68 BUSINESS ETHICS QUARTERLY improve group funcdoning and 3) numerical changes in the quantity, quality and efficiency of divisional outputs. Behavioral scientists operate on the assumption that these verifiable attitudinal, behavioral and productive changes at the individual, group and divisional levels have an eventual positive effect upon the performance of the overall organization as measured by competitive advantage and/or financial return. We believe that business ethicists operate���though we are not aware of any prior literature in which this be- lief has been explicitly stated or empirically demonstrated���on the assumption that managerial decisions and actions that follow accepted ethical principles, and thus could be convincingly explained as being objectively fair, would have an eventual positive impact upon their acceptance by employees and other stakeholders, and thus would also be viewed as being subjectively fair. A logically incremental connection between the just managerial decisions understood by business ethics and the positive organizational outcomes examined by behavioral science can thus be proposed, as shown in Figure 1: Figure 1 Proposed Incremental Relationship in Stages Between Just Managerial Decisions and Beneficial Organizational Outcomes, Divided Between the Disciplines of Business Ethics and Behavioral Science Manage- rial ethical decision��� objective principles Personal Justice perceptions��� subjective beliefs Individual attitudinal adjustments��� satisfaction and trust Group behavior modifica- tions���role and extra role based Divisional output improvements ���quantity and quality Organi- zational performance advancements ���advantages and profits Domain of Business Ethics ���normative theory Domain of Behavioral Science ���descriptive theory The balance of this article will attempt to explain that proposed juncture of the just managerial decisions of business ethics to the positive organizational outcomes of behavioral science, as shown in Figure 1. This will be done in a series of four sections, to be described below. Firstly, however, let us warn readers that the term "distributive justice" when used in the behavioral science literature refers to the perceived fair- ness of an individual's rate of pay and other remuneration, not to the Rawls (1971) principle of logical moral reasoning. 1. Conceptual content of organizational justice. This construct has developed gradu- ally over time���the first explicit reference was in Adams (1965)���and now consists of four distinct elements: a) distributive justice, which is a subjective judgment of the fairness of an individual's rate of pay and additional remuneration relative to other persons and other positions b) procedural justice, which is a subjective judgment of the fairness of the procedures by which the managerial decision on pay and/or other outcomes was reached c) interactional justice, which is a subjective judgment of the fairness of the interpersonal treatment of employees by managers while the decision is being reached and d) informational justice.
ORGANIZATIONAL JUSTICE 69 which is a subjective judgment of the adequacy of the explanation provided to the employees by the managers after the decision has been reached. 2. Empirical support for organizational justice. Behavioral science is an empirically based endeavor. There have been more than 400 studies of observed relationships between the perceived justice or injustice of a managerial act by the employees of an organization, and the positive or negative impacts upon the beliefs, actions and outputs of that organization. Representative samples of studies reporting those positive or negative impacts will be discussed in five sub-sections: a) individual changes in attitudes b) group changes in behaviors c) division changes in outputs d) combined changes in attitudes, behaviors and outputs examined through meta analysis and e) organizational changes in performance. 3. Research difficulties in the social performance to financial performance relation- ship. An underlying belief in business ethics has been the hopeful expectation that morally correct decisions by management would lead to improved performance measures for the organization. This instrumental literature will be briefly explored in the third section of the article for now the subtitle of Robert Solomon's recent (1999) book will suffice as support for the claim: A Better Way to Think about Business: How Personal Integrity Leads to Corporate Success. This proposed moral to financial relationship has not been explored empirically by business ethics scholars. It has, however, frequently been approached by those active in the social responsibility of business field for good summaries see Preston and O'Bannon (1997) or McWilhams and Siegel (2001). There are measurement problems at both ends of the proposed relationship and directional problems in between these problems will be discussed within this section. 4. Theory implications for business ethics. The direct moral and/or social perfor- mance by management to strategic and/or financial performance by the firm relationship appears to be difficult to establish due to measurement problems and directional issues. This, we believe, has prevented the development of a normative stakeholder or moral-based theory of the firm because the sole test- able hypothesis���that morally and/or socially oriented management will lead to strategically and/or financially successful performance���lacks empirical support. We believe that the interim variables in the behavioral science sequence leading from subjective perceptions of justice to individual changes in attitude to group improvements in behavior to division expansions in efficiency and effectiveness can generate those testable hypotheses. It will be necessary to apply those interim variables to the full range of corporate stakeholders rather than the limited number of company employees. And, it will be necessary to conceptually describe and empirically test the proposed relationship between the objective determination of justice by managers (the domain of business ethics) and the subjective percep- tion of justice by stakeholders (the province of behavioral science). This latter relationship, once established, will lead to a normative stakeholder theory of the firm with testable descriptive hypotheses.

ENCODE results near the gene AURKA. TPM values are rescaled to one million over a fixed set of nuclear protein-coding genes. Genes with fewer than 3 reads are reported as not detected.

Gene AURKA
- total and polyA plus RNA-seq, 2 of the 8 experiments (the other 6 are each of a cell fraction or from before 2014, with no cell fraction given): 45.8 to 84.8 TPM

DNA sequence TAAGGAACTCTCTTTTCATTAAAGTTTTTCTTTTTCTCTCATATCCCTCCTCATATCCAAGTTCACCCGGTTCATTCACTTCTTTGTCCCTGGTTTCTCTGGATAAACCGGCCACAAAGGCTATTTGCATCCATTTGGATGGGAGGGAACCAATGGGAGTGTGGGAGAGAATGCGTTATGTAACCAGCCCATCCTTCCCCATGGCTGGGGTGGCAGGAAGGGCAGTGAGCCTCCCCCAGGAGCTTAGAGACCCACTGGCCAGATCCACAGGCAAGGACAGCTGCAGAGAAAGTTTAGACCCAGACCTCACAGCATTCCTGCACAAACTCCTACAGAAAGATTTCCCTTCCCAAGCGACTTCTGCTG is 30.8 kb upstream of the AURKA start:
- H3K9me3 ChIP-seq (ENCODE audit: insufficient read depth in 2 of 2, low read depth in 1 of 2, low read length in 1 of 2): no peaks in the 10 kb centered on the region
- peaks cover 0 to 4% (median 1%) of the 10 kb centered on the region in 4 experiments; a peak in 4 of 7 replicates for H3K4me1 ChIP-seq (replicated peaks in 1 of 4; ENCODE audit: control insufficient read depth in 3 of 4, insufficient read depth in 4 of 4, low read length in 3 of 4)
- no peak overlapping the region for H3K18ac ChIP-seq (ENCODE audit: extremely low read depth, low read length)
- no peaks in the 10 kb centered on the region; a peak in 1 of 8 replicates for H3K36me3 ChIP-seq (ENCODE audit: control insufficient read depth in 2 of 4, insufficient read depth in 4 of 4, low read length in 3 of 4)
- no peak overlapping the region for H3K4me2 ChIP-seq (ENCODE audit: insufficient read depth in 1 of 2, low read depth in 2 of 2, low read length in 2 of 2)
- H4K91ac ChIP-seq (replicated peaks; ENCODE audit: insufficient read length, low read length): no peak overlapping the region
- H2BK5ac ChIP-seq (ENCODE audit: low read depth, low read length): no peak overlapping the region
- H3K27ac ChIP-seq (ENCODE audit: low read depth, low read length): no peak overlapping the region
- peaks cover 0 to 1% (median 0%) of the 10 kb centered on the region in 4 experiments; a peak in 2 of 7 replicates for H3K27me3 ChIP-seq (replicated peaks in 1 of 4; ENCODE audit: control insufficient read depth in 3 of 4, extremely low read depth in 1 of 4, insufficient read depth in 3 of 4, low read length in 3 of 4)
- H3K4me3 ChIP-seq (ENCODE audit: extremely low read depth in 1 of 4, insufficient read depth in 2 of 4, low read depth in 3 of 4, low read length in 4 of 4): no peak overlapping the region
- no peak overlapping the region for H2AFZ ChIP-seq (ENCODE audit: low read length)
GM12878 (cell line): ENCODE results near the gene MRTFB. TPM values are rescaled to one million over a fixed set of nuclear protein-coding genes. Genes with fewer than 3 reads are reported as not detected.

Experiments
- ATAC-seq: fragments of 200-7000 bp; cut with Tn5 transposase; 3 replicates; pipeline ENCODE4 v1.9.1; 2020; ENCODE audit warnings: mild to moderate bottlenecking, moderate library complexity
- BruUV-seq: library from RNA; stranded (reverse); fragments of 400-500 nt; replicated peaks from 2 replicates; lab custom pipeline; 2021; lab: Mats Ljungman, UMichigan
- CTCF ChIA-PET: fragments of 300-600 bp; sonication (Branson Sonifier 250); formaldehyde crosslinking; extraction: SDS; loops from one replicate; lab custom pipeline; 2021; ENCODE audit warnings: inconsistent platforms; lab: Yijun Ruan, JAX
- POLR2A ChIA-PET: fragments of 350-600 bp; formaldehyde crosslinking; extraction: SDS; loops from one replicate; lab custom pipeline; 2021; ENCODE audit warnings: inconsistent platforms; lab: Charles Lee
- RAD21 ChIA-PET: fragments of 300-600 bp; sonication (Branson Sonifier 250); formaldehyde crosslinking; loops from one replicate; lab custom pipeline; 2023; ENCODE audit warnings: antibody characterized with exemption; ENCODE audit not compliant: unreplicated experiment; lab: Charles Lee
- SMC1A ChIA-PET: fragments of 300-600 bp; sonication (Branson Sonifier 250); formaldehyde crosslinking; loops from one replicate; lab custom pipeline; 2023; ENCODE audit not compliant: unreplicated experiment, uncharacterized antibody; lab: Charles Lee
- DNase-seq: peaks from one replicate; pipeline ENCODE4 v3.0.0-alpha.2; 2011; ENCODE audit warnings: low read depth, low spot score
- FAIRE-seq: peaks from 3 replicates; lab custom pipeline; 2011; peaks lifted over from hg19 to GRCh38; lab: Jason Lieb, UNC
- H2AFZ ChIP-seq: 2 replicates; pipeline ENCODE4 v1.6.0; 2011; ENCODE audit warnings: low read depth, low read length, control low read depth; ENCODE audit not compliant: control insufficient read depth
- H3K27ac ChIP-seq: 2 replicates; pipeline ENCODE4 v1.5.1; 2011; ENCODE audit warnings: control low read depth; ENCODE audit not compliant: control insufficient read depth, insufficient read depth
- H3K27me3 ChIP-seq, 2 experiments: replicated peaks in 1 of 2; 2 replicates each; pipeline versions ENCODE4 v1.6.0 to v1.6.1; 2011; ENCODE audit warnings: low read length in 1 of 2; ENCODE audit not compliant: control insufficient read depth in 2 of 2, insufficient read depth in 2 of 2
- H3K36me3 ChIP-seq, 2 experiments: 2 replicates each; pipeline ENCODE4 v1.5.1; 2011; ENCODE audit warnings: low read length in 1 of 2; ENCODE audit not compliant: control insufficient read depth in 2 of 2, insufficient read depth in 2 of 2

70 BUSINESS ETHICS QUARTERLY This research opportunity, and the content of the prior sections on behavioral science constructs that have led to it, have been briefly summarized and graphically portrayed in Figure 2, which is a more detailed and explicit version of Figure 1. The set of relationships at the bottom of Figure 2 that combines constructs from business ethics and behavioral science constitutes in our view the proposed normative stake- holder theory of the firm with testable descriptive hypothesis Conceptual Content of Organizational Justice Organizational justice has been defined in a recent summary work (Folger and Cropanzano 1998: xii) as "the conditions of employment that lead individuals to believe that they are treated fairly or unfairly." Justice, those authors continue, "is about how rewards and punishments are distributed by and within social collectives, and it is also about how people govern their relations with one another. It is about who gets what and whether the participants in these transactions believe them to be righteous" (xii). "Once we understand whatjustice is, we can easily comprehend why it is so central to human affairs. People care deeply about how they are treated by others" (xv). There is an underlying moral content in the behavioral science construct of organizational justice, and thus a clear connection to business ethics, though this underlying moral content is viewed descriptively: how people actually do act within a business firm. Folger and Cropanzano, in another connection to business ethics, ascribe the impor- tance of these beliefs about fairness in the "who gets what" distributions of corporate benefits and harms to the need for social cooperation. "Group cooperation often en- hances the ability to provide for economic needs . .. people choose to affiliate with others. People hope that ultimately their comrades will help them attain their goals. Unfortunately, those comrades have many of the same objectives for themselves. They seek collaboration in order to achieve their goals, which might be incompatible with the goals of others seeking their help" (Folger and Cropanzano 1998: xix). Ultimately, these authors conclude, successful collectives are based upon a grand compromise: all members of the group agree to keep their personal self-interests partially in check so that adequate benefits will be left for other members of the group. This compromise also finds expression in the behavioral science construct of a psychological contract which in work settings refers to each individual's expectations and beliefs about the terms and conditions of a reciprocal exchange agreement between the individual and the employer (Rousseau 2001 Rousseau and McLean Parks 1992). This "everyone must keep their personal self-interests at least partially in check" common understanding or psychological contract for corporate collaboration is, of course, almost exactly similar to the Social Contract concepts of Hobbes (1986/1651), Locke (1952/1690), Rawls (1971), and Nozick (1974). The difference is that scholars in the behavioral sciences ascribe the moral precepts governing the fair distribution of corporate benefits to the social norms that develop over time within an organiza- tion. These social norms currently are said to fit into four separate categories: 1) distributive justice, which focuses on the fairness of the compensation received by